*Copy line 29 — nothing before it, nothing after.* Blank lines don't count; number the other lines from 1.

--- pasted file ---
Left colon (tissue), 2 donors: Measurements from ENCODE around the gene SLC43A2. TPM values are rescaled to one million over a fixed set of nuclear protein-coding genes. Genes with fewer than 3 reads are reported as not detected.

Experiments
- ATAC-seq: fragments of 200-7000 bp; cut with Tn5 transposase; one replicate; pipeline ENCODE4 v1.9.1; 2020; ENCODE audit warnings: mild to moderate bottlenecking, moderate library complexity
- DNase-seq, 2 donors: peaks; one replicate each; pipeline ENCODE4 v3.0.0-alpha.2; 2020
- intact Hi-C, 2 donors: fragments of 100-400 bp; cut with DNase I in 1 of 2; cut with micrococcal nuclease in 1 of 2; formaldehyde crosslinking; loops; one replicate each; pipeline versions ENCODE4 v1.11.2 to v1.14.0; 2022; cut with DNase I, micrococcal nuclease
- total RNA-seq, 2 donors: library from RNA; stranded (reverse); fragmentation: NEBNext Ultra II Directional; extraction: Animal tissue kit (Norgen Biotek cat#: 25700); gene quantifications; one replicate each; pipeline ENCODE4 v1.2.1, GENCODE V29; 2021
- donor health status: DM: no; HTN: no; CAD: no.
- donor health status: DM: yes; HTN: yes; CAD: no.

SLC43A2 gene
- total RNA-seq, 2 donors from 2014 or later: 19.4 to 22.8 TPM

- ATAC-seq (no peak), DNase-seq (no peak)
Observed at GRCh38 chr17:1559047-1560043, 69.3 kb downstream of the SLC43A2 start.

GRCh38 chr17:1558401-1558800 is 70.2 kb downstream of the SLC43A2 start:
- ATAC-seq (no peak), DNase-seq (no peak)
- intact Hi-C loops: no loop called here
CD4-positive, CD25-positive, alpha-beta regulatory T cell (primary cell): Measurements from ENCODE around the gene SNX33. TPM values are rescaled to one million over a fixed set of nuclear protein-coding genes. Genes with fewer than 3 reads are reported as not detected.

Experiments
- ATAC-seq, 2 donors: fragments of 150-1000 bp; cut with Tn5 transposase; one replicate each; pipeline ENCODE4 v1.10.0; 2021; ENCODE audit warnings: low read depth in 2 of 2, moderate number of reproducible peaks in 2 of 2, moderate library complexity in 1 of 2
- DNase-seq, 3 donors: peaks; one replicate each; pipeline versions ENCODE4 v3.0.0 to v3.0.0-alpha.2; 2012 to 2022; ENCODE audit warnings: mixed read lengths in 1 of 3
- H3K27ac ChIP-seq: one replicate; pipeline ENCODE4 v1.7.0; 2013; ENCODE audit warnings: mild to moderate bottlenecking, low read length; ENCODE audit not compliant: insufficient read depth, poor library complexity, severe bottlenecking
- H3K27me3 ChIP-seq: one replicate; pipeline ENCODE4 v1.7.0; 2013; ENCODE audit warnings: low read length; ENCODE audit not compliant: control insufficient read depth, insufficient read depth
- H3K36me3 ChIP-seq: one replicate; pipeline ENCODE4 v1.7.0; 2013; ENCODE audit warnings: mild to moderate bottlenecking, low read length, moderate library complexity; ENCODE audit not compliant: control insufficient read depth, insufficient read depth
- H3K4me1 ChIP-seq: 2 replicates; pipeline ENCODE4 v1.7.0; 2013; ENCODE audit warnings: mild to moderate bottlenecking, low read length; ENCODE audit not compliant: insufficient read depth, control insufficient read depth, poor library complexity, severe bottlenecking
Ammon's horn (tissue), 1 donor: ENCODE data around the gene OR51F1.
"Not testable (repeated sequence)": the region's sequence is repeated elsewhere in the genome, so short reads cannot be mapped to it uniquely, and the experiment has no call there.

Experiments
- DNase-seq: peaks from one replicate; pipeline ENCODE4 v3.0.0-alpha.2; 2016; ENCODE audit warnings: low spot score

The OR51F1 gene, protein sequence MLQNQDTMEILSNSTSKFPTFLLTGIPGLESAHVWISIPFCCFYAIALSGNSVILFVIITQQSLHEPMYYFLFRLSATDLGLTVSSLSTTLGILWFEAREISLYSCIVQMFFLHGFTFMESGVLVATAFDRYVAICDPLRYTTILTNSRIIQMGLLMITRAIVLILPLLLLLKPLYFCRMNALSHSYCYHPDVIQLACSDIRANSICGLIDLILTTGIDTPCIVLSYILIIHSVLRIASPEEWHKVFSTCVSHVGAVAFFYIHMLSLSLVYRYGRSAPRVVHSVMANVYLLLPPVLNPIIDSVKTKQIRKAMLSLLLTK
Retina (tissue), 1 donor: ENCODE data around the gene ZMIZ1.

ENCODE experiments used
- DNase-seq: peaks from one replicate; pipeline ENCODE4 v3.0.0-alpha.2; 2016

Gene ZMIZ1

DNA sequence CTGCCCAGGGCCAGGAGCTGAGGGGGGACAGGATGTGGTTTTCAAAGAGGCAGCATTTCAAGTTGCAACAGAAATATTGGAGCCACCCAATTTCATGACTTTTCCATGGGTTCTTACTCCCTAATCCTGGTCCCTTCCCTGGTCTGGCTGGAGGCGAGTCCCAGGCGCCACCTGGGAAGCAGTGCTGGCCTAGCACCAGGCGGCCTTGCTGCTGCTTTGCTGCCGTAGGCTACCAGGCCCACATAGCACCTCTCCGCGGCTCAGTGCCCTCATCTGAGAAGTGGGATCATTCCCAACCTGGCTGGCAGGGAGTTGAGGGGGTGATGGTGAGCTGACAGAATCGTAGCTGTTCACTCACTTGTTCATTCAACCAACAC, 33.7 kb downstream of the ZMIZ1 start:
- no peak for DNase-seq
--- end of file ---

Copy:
Retina (tissue), 1 donor: ENCODE data around the gene ZMIZ1.